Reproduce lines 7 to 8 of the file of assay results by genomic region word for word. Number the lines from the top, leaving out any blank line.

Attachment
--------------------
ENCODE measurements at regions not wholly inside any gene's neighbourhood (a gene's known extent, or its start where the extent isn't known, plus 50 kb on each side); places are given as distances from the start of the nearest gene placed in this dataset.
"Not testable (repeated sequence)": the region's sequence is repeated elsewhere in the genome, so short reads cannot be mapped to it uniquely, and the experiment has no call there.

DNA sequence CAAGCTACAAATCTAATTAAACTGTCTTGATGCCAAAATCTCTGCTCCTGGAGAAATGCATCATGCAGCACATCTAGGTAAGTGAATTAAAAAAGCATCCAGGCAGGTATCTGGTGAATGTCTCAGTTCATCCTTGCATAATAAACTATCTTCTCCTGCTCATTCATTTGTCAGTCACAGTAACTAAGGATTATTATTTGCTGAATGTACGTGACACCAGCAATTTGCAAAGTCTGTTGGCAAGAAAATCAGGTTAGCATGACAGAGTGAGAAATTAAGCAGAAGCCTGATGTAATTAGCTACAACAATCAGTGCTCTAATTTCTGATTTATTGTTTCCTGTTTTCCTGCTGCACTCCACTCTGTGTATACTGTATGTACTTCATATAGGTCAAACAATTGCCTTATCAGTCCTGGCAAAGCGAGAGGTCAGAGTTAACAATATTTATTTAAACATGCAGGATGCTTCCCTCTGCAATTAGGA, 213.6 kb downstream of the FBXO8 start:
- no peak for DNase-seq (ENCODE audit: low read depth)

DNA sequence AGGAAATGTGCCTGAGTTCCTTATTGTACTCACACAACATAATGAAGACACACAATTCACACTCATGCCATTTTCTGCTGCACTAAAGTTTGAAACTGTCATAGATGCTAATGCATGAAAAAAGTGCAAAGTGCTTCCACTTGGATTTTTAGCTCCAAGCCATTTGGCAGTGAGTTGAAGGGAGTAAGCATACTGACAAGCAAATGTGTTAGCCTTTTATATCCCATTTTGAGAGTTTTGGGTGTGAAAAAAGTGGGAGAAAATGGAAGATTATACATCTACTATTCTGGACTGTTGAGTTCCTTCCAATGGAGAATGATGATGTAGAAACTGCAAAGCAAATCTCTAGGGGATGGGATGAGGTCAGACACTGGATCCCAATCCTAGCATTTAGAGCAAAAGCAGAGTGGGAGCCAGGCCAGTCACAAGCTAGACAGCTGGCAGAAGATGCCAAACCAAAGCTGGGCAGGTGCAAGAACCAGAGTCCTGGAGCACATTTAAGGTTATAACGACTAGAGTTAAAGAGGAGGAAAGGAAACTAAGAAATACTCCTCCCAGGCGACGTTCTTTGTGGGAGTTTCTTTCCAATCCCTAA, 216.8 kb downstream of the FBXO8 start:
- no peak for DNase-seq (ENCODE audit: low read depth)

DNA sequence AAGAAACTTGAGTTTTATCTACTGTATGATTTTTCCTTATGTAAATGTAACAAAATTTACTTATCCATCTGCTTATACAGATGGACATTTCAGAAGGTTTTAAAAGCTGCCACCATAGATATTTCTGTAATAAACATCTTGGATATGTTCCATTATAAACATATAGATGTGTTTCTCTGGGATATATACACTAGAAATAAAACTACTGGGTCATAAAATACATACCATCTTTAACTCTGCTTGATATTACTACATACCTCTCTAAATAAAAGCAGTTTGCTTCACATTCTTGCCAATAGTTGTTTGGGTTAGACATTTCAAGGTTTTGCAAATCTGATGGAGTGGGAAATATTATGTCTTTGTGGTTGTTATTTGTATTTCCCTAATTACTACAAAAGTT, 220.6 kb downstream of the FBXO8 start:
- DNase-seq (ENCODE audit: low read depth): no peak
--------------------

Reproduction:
DNA sequence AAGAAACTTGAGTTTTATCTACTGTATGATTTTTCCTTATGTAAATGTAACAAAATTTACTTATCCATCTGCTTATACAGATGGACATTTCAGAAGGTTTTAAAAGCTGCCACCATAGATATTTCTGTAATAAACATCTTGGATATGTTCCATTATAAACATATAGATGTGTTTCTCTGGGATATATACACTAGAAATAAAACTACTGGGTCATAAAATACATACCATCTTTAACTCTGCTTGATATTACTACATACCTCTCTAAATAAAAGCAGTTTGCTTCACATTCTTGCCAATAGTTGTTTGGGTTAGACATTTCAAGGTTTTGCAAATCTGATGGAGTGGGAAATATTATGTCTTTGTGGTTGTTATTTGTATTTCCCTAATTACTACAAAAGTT, 220.6 kb downstream of the FBXO8 start:
- DNase-seq (ENCODE audit: low read depth): no peak